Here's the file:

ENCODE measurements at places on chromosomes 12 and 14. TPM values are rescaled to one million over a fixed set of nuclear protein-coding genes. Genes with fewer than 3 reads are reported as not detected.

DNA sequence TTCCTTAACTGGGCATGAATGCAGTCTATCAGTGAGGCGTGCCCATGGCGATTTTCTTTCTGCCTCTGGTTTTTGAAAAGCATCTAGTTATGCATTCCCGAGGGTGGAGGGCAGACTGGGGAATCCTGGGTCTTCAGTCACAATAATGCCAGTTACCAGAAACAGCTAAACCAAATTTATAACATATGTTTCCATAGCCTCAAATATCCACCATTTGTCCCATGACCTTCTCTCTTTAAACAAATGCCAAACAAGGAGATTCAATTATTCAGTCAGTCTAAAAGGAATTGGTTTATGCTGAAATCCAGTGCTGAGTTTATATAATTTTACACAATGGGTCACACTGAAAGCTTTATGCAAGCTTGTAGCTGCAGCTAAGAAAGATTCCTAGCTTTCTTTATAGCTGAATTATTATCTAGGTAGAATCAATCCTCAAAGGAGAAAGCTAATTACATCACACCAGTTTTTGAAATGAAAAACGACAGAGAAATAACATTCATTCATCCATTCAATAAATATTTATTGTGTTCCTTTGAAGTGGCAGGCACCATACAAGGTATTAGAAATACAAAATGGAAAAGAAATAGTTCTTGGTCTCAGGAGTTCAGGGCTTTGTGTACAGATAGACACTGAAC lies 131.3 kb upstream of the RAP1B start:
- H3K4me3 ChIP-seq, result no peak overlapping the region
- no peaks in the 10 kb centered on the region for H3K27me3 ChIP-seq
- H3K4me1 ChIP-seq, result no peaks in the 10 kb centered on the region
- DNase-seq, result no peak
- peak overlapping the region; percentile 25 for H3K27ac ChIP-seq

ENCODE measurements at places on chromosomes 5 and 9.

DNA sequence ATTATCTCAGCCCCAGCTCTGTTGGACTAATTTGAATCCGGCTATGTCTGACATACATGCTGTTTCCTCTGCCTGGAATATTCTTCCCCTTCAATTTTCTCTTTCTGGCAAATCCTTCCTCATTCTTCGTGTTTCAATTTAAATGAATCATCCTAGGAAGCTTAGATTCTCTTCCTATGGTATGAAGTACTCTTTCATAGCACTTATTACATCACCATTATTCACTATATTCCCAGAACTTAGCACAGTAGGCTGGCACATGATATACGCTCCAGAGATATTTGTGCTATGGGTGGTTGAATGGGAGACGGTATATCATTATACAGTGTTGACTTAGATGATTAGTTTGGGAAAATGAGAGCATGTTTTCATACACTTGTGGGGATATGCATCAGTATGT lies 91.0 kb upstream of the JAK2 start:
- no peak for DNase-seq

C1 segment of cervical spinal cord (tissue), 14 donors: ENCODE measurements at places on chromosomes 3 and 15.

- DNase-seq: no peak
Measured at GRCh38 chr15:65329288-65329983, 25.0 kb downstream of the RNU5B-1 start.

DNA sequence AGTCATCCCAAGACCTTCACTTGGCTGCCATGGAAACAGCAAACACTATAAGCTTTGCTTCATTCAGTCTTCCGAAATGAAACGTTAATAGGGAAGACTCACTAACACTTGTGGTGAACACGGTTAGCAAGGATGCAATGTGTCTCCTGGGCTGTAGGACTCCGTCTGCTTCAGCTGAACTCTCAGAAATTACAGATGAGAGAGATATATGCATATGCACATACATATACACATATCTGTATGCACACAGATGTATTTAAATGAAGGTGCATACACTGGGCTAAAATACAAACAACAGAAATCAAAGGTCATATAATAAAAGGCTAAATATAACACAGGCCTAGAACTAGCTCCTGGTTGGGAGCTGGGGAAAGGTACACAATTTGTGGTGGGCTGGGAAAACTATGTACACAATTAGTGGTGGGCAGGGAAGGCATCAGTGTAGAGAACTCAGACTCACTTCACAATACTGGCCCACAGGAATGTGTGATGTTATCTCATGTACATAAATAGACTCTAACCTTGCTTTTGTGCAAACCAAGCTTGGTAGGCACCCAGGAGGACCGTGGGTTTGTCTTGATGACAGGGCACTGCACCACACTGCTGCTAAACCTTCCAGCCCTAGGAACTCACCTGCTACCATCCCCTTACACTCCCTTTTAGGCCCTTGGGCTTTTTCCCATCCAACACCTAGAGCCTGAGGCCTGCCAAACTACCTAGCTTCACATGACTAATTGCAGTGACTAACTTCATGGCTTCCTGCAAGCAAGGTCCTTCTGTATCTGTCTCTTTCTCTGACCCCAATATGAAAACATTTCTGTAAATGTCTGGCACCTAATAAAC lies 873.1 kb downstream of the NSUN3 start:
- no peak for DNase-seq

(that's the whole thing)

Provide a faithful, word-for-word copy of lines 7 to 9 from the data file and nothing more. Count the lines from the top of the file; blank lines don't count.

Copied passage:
- peak overlapping the region; percentile 25 for H3K27ac ChIP-seq

ENCODE measurements at places on chromosomes 5 and 9.

DNA sequence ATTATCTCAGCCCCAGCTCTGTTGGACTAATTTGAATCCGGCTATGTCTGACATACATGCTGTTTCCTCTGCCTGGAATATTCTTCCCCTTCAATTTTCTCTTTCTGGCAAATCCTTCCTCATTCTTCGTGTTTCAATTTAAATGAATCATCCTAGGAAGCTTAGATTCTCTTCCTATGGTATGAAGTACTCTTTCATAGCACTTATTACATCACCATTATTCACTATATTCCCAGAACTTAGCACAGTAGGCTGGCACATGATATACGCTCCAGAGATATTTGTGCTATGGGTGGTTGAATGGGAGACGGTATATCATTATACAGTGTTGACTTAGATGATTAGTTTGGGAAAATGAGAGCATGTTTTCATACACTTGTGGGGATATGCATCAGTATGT lies 91.0 kb upstream of the JAK2 start: